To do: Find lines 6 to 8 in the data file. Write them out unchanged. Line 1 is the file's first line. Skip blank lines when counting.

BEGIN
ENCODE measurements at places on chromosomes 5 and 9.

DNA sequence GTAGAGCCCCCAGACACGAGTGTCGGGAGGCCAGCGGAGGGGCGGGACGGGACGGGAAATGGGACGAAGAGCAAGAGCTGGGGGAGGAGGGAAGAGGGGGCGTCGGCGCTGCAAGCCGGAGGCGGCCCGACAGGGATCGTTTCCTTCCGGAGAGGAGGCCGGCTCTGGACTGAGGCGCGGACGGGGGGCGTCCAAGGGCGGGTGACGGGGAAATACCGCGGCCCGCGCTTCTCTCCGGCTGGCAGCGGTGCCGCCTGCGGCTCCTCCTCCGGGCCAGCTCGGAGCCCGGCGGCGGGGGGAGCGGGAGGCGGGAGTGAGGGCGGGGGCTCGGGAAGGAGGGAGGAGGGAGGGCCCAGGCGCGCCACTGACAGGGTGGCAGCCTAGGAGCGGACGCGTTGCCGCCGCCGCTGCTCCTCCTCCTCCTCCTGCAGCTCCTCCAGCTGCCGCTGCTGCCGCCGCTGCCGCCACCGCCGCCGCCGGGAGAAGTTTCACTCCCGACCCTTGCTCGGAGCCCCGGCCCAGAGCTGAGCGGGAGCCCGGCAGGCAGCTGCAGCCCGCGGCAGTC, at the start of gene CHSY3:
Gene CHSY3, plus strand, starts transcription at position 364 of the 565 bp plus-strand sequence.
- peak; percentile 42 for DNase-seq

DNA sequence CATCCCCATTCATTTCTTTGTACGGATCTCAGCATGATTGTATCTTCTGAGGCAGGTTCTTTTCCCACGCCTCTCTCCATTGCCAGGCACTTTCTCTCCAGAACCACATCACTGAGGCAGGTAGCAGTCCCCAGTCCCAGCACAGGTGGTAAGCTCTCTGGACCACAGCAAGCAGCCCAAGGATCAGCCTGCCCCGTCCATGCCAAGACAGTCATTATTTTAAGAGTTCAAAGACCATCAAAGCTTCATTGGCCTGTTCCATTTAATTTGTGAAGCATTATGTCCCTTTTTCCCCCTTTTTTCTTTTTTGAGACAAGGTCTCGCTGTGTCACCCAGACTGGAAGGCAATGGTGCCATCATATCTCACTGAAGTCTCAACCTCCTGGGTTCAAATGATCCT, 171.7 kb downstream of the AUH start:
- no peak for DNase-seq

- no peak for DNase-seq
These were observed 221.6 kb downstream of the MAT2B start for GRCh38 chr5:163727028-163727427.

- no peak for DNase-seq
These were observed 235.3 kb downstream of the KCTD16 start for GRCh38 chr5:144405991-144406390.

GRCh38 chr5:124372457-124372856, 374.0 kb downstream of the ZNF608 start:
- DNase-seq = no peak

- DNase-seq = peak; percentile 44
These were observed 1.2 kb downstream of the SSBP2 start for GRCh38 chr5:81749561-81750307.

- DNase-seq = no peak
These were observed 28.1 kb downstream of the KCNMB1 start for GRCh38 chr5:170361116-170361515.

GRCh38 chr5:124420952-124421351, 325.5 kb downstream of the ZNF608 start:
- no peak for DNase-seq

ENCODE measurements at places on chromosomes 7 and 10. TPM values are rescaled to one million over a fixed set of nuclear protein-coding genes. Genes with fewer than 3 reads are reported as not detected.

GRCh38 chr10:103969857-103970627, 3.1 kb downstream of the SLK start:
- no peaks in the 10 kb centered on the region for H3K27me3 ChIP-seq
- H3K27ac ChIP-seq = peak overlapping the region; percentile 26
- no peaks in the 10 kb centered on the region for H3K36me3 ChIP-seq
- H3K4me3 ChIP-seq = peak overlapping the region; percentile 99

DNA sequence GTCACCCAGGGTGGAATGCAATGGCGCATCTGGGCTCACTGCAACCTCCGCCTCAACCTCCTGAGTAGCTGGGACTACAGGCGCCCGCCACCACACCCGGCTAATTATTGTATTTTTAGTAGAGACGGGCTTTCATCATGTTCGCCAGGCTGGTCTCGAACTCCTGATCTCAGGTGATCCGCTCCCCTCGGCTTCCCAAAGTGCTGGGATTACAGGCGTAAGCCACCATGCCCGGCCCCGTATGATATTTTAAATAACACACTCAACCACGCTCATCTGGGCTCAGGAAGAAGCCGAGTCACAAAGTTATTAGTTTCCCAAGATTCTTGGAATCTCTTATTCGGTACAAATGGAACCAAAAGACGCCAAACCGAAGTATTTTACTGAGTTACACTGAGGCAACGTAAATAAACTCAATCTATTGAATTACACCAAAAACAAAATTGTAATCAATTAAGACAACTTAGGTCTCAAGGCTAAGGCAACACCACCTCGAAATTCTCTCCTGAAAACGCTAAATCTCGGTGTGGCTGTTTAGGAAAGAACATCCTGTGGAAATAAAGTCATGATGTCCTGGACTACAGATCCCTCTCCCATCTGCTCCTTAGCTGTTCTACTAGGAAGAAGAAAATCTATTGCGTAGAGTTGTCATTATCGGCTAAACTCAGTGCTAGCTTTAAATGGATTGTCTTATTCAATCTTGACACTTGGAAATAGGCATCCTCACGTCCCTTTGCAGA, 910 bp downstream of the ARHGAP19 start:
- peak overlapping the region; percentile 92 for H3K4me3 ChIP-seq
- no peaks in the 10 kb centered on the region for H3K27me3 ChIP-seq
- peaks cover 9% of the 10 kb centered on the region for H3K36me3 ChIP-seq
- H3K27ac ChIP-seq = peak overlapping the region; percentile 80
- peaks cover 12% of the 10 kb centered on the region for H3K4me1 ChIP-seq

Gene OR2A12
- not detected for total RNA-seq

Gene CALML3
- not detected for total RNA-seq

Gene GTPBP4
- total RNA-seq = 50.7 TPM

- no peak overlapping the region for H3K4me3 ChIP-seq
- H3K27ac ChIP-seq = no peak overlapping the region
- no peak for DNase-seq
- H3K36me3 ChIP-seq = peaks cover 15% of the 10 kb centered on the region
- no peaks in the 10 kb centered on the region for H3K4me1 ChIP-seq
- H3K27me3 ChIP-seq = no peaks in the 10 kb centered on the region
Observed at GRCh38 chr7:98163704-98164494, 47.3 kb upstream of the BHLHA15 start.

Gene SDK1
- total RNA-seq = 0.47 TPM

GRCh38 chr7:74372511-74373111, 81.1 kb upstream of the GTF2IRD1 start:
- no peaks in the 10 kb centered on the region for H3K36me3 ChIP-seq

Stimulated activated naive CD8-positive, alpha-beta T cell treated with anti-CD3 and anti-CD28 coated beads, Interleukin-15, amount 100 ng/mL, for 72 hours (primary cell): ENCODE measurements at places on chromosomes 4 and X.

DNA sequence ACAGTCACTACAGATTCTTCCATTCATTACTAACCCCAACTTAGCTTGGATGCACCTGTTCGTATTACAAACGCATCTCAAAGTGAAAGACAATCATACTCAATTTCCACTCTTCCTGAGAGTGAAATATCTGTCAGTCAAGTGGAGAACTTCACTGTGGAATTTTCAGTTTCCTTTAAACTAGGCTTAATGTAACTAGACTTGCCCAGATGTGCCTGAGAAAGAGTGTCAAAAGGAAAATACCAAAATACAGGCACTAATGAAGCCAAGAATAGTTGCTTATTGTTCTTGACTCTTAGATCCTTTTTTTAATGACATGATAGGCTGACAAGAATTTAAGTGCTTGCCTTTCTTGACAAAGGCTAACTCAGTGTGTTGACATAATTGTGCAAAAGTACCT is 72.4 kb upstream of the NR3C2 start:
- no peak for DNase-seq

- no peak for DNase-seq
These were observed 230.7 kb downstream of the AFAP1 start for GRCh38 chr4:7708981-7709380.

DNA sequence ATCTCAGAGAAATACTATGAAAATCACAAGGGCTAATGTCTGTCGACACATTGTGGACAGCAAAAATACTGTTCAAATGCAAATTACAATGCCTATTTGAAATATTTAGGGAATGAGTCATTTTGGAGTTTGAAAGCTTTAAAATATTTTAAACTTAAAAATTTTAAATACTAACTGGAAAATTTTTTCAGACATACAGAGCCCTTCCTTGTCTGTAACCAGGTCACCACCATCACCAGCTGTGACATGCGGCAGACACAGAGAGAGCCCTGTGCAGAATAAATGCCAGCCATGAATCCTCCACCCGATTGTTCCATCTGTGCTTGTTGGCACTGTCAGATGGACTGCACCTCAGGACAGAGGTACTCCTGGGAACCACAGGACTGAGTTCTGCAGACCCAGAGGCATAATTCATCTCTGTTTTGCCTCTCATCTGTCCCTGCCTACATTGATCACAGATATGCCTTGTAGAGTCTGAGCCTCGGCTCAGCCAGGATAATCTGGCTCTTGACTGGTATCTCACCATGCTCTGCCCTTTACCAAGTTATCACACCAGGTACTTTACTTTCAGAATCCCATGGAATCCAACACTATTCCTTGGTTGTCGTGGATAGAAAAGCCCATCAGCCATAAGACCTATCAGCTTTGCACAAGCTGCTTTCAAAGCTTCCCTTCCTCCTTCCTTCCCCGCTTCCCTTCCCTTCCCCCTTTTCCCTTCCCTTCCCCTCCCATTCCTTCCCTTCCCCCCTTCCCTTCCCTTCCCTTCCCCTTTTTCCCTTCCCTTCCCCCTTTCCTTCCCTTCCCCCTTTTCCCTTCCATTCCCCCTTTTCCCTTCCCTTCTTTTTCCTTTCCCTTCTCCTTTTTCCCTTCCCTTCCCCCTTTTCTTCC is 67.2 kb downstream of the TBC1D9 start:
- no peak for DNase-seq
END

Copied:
- no peak for DNase-seq

- no peak for DNase-seq
These were observed 221.6 kb downstream of the MAT2B start for GRCh38 chr5:163727028-163727427.